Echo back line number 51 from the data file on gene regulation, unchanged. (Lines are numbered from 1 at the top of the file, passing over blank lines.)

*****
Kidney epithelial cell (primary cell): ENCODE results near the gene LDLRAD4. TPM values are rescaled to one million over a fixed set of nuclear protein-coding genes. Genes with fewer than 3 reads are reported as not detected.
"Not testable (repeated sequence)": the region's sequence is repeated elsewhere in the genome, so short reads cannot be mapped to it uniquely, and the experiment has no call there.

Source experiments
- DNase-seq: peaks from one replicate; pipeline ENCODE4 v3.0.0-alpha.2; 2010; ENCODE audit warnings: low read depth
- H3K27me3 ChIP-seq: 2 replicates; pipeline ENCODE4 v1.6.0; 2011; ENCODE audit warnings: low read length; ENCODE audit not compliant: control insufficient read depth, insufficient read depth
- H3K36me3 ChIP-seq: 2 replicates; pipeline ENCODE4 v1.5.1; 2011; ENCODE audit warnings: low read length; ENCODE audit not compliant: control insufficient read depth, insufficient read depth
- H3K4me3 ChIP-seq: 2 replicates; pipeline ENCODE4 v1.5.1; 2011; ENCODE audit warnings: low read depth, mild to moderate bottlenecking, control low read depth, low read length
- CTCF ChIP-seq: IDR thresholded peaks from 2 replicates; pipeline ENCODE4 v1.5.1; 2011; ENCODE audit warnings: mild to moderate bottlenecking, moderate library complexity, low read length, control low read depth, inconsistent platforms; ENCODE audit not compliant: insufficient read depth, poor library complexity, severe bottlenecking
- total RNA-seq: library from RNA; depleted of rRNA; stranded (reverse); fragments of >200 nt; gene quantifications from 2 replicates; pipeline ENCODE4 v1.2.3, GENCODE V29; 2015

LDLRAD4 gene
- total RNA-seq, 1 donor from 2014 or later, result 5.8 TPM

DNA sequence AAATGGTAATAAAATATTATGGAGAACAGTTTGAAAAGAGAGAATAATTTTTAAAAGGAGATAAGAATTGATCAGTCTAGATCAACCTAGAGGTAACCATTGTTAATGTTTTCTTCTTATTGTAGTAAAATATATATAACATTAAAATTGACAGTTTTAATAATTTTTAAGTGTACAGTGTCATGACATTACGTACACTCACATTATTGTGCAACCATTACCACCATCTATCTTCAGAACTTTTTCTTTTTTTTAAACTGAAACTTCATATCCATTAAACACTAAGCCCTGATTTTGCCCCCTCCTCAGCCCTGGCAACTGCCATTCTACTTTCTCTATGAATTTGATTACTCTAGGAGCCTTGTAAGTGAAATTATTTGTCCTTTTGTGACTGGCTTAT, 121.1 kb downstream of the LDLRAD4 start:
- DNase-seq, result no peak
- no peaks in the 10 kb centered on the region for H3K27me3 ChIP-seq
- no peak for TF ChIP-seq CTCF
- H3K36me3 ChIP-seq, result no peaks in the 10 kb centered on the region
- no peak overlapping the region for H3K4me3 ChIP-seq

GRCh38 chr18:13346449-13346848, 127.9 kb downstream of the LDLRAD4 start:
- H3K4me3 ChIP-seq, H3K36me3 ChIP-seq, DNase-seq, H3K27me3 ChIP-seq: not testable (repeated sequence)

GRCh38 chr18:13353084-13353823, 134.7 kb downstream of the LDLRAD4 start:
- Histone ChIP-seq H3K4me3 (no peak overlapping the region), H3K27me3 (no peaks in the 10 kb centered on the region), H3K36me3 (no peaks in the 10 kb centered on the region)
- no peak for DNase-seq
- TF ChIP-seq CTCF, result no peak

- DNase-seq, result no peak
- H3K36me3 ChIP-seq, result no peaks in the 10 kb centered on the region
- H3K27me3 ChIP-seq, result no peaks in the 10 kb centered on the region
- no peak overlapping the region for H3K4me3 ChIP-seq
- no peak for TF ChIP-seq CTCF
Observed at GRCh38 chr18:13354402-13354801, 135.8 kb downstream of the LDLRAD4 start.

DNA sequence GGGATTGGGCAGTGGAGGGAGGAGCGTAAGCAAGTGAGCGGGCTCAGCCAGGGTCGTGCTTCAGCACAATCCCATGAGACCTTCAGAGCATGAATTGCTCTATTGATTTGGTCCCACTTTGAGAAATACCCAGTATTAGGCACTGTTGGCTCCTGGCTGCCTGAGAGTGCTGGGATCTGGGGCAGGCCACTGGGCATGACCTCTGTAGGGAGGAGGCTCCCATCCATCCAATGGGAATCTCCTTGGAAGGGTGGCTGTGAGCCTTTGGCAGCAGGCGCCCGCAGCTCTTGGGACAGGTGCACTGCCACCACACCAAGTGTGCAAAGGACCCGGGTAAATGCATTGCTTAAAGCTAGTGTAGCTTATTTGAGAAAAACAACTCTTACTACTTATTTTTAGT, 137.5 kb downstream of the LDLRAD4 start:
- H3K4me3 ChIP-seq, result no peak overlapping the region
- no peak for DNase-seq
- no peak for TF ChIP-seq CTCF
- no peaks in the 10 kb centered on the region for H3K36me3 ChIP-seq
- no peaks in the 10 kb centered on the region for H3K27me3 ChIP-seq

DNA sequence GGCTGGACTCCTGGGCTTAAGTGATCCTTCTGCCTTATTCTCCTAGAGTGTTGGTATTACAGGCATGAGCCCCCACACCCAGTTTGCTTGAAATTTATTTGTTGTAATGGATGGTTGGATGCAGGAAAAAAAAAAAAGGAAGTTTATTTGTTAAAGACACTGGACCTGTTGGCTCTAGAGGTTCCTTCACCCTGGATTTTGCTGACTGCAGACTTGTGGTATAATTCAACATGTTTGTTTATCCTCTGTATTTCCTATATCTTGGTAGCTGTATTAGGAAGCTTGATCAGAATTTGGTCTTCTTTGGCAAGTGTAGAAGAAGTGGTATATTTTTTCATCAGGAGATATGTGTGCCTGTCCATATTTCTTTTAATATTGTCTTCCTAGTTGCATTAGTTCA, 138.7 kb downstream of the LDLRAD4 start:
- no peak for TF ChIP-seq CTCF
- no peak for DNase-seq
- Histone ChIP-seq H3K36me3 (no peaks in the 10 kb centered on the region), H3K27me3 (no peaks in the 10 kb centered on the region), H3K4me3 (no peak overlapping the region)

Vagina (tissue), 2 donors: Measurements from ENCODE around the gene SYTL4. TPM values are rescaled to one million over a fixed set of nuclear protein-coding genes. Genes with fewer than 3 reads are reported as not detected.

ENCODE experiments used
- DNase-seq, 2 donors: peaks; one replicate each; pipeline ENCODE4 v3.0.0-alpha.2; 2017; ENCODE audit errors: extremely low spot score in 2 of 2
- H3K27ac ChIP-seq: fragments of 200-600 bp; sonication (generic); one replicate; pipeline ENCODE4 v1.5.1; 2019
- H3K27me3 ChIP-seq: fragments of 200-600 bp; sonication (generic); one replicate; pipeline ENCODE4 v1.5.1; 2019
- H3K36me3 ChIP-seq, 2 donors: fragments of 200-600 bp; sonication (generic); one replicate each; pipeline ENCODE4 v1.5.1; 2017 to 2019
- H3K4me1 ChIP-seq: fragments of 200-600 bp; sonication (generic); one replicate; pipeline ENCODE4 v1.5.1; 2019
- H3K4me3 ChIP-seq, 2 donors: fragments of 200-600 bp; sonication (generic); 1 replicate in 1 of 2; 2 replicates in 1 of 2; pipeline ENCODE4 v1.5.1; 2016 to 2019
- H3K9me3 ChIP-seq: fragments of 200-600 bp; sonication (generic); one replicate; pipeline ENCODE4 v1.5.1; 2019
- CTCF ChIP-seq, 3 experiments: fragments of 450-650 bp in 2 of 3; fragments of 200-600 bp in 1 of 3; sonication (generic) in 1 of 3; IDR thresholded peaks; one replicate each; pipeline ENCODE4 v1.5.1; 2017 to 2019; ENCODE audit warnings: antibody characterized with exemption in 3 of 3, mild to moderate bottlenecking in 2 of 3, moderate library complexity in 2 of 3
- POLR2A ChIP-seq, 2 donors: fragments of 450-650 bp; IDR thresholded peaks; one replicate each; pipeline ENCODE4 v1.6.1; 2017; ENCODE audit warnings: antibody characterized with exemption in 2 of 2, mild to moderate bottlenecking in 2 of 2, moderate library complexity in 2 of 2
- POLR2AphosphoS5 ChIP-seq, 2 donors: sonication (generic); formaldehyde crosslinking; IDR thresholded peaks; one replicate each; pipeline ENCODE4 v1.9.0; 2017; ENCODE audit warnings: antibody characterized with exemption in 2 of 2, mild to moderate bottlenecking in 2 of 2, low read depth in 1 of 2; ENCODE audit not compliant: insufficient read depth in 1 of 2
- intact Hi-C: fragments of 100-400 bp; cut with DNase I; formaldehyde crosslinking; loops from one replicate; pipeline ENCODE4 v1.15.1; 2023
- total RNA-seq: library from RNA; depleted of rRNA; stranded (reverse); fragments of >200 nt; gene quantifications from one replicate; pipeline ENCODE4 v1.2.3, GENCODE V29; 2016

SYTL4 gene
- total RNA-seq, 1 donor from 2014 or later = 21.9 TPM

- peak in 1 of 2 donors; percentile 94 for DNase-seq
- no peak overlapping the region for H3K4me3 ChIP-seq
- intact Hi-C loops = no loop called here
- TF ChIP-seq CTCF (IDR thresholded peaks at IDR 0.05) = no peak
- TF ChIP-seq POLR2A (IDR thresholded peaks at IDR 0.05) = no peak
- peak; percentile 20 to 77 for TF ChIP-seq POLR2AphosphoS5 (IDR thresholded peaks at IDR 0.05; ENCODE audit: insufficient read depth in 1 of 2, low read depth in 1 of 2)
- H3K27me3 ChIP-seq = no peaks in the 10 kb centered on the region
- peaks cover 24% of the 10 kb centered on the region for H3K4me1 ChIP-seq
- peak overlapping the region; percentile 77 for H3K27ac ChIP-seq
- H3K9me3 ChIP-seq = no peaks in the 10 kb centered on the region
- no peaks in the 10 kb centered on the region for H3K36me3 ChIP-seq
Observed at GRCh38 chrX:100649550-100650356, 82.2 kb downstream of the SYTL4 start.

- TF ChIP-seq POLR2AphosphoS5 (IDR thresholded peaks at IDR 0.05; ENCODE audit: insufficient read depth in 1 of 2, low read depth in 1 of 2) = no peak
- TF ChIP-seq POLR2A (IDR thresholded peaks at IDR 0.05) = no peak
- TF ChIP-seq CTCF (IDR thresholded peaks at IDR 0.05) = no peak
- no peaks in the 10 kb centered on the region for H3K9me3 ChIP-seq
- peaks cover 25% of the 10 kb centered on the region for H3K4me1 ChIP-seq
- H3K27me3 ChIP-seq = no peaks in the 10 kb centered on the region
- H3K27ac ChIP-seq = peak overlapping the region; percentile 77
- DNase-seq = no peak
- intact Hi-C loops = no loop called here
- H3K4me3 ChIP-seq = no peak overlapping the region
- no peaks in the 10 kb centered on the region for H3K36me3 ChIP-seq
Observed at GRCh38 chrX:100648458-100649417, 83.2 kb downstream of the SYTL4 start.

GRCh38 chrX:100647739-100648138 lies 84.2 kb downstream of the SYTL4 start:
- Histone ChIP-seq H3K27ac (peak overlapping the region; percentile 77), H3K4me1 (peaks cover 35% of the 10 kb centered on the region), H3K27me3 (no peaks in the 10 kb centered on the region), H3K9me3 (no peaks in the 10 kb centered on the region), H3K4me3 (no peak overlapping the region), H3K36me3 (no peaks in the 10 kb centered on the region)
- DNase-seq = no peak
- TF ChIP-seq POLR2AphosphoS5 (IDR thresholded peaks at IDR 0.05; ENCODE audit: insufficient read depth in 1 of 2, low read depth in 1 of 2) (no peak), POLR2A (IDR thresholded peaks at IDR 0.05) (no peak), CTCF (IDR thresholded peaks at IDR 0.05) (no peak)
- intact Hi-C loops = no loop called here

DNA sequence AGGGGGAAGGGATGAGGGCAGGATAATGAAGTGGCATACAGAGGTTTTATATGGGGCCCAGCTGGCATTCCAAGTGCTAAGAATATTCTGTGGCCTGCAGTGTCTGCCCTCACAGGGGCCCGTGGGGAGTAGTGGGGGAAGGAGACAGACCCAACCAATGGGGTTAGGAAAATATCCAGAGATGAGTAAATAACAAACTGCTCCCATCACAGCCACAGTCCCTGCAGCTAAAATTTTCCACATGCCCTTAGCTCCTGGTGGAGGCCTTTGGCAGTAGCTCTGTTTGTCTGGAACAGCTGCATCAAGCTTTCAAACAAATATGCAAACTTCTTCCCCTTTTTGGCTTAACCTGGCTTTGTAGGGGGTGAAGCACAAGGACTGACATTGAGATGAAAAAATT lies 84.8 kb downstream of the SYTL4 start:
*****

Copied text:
- POLR2AphosphoS5 ChIP-seq, 2 donors: sonication (generic); formaldehyde crosslinking; IDR thresholded peaks; one replicate each; pipeline ENCODE4 v1.9.0; 2017; ENCODE audit warnings: antibody characterized with exemption in 2 of 2, mild to moderate bottlenecking in 2 of 2, low read depth in 1 of 2; ENCODE audit not compliant: insufficient read depth in 1 of 2